by Alice Koeninger
Kenny Loggins and the Contemporary Youth Orchestra brought rock and roll to Severance Hall on Monday, May 21. Conducted by Liza Grossman, the CYO’s forces included two drum sets and a large chorus with backup vocalists for this retrospective of Loggins’ music. The sound was remarkable.
Standing in front of the orchestra with his guitarist, Scott Bernard, Loggins sent his clear, strong voice ringing out into the silver hall. His enthusiasm was contagious as he launched into Heart to Heart, the first in the thirteen-song program plus two encores. The orchestra filled in musical textures while Loggins sang and Bernard riffed on the vocal melody. Some balance issues between the soloists and the large ensembles evened out as the concert progressed.
Balance is also key when it comes to entertainment, something Loggins clearly understands — he alternated comedy with serious personal stories between songs. Introducing This is It, he told the audience that he wrote the lyrics not knowing exactly what they referred to until his father was about to have surgery — then he lightened the moment with a reference to the Cavs and Celtics in the NBA Playoffs. He continued to bond with the audience throughout the concert by telling stories — like when he found out he was dating the daughter of Disney’s CEO when he told her he was having trouble securing the rights to record Return to Pooh Corner.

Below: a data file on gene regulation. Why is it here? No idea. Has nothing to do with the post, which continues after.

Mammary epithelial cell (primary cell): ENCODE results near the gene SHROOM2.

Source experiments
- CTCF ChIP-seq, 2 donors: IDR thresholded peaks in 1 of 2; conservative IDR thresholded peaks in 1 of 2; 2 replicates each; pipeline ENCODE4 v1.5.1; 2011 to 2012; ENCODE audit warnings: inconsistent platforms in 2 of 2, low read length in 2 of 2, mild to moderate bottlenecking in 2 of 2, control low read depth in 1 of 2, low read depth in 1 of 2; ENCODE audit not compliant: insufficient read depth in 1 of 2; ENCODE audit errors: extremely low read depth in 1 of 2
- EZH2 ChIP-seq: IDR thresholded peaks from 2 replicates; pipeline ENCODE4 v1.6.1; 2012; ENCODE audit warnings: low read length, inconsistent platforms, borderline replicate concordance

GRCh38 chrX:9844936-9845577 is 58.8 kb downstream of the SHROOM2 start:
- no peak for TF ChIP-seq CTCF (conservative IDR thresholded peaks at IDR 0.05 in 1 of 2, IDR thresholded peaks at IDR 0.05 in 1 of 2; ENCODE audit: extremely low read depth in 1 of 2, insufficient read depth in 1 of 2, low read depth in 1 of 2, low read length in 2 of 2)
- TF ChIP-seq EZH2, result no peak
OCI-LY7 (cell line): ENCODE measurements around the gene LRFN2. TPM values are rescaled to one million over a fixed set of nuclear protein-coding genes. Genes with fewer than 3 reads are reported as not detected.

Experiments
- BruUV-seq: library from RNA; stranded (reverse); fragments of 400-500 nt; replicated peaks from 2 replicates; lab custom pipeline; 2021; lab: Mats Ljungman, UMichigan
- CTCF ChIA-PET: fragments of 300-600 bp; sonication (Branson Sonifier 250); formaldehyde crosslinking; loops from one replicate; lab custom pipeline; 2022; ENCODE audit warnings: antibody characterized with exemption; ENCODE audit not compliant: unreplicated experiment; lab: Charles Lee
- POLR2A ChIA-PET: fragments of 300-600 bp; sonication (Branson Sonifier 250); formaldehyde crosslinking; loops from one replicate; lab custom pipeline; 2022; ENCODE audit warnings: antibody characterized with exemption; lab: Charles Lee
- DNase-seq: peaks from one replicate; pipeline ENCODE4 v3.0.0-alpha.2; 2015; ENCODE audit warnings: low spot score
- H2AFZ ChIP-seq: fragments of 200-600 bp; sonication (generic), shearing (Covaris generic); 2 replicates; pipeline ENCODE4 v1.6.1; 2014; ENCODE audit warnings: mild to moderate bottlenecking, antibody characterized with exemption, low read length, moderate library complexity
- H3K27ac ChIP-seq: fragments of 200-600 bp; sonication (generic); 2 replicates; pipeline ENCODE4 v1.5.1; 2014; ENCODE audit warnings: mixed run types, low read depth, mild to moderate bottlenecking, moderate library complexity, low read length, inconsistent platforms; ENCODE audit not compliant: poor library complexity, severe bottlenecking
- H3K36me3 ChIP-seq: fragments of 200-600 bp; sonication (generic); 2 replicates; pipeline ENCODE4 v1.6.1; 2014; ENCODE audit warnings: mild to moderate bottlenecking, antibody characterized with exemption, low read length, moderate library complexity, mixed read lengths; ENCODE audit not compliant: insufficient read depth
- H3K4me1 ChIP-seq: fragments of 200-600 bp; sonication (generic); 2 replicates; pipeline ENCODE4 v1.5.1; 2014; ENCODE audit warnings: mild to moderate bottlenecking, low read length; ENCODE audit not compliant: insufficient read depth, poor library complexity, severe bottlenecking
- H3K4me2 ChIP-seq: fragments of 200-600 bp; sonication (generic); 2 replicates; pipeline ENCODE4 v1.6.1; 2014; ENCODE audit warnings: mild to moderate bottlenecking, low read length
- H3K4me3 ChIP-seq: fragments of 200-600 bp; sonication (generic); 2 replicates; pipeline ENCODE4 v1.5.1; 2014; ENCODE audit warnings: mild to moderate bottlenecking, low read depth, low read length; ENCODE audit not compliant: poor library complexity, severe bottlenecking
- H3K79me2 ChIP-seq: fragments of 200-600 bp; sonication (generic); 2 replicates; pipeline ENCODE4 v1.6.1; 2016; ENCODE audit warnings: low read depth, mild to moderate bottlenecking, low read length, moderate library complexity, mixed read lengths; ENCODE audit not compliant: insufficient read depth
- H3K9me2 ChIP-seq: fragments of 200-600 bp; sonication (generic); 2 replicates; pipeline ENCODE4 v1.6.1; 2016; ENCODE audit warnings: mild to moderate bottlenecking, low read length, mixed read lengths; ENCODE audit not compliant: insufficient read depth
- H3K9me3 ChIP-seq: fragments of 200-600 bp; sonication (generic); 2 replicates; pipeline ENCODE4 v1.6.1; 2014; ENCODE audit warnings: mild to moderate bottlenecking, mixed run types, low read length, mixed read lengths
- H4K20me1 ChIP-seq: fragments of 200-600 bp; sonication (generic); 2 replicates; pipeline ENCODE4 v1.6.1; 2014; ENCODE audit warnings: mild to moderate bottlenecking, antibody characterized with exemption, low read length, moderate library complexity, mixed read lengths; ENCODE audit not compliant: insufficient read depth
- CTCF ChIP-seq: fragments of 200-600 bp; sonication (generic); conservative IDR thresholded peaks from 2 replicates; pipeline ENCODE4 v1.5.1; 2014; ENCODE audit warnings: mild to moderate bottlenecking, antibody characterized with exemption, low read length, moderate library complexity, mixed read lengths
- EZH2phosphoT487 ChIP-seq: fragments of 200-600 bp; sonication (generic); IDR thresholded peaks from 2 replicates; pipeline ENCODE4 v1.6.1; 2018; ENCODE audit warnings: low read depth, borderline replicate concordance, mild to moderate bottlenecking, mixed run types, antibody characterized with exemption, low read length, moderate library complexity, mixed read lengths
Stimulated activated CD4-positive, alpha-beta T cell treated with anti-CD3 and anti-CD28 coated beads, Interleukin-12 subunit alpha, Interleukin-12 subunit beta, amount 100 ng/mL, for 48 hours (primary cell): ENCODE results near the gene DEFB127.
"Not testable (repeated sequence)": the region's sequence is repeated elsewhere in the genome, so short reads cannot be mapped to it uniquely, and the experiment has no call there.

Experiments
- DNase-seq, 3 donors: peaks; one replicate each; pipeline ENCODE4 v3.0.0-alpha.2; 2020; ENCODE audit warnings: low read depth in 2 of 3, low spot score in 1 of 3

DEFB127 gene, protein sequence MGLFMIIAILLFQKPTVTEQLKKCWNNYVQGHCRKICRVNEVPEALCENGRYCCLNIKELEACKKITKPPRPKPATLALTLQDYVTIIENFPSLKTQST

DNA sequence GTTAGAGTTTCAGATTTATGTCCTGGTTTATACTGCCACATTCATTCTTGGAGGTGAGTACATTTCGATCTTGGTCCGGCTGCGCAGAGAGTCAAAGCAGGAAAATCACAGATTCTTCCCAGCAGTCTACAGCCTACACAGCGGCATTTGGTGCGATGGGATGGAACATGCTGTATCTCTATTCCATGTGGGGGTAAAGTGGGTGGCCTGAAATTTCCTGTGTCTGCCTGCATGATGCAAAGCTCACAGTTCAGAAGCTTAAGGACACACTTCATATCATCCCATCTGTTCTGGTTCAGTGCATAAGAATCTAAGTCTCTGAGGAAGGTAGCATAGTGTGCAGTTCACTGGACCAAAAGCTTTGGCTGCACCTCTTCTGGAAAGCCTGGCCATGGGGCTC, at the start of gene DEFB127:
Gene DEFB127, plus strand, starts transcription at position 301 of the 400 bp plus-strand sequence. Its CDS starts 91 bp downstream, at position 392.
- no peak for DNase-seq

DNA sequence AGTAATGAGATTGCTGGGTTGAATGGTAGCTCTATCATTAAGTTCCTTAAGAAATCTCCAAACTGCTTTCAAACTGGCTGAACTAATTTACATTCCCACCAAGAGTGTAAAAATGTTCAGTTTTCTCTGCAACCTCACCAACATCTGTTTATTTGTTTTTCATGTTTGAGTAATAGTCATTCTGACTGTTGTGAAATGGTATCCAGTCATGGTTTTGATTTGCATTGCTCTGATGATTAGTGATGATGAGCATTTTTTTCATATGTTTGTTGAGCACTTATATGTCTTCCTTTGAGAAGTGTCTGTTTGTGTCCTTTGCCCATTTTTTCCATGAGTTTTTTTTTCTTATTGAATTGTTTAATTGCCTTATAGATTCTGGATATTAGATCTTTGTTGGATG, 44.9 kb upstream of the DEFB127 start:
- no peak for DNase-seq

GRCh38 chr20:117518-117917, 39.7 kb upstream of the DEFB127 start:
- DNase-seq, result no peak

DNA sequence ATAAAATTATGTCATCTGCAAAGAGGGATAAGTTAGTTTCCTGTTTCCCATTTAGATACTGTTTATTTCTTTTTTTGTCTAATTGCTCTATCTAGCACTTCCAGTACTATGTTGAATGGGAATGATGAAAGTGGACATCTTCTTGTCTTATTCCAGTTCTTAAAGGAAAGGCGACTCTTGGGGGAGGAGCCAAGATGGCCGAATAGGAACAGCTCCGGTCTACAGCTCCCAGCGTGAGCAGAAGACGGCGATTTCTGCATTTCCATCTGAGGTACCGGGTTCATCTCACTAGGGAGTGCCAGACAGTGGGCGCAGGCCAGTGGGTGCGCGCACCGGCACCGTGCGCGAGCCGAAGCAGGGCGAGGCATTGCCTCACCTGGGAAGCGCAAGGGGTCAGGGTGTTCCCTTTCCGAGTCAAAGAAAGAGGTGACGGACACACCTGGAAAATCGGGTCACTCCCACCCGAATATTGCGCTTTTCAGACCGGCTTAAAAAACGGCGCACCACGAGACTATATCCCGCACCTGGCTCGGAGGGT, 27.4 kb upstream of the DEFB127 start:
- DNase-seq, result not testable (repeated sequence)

Family was another theme of the concert. That’s not surprising with a youth orchestra, but it was still remarkable to see parents dancing and singing along to songs they love while their children were playing them. On top of that, Loggins had his youngest daughter, Hana Aluna Loggins, join him for Conviction of the Heart. They showed obvious skill as their voices reached great heights, and their duet was emotional to say the least. Vocalist Kasia Bufford joined them with her strong, rich voice during That’s When I Find You/If I Believe, giving the show an energy that carried through to the encores.
Many talented young soloists were featured throughout the concert, and Kenny Loggins was clearly impressed by each of them, including vocalist J. Archer Frodyma (above) in Whenever I Call You Friend, oboist Kate Young in For the First Time, drummer Chris Carmon in I’m All Right, and the Tri-C Vocal Arts a cappella group in Sweet Reunion. The first encore, Mama Don’t Dance, had the audience on their feet, and showcased not one but three improvised solos by violinist Aidan Scheuer, clarinetist Miron Gotfryd, and trumpeter Åndrew Gerace. Each new musician added a new element, making it a truly collaborative effort between Loggins and the orchestra.
It was clear that Loggins was honored and excited to be there. At one point he said, “I might be having too much fun.” While some of Stefan Podell’s arrangements emphasized the vocals and guitar, others blended the entire ensemble and filled the hall with swells of music. It was truly an enjoyable night for the entire family.
Photos by Amber Patrick (top) & Robert Mueller.
Published on ClevelandClassical.com May 30, 2018.
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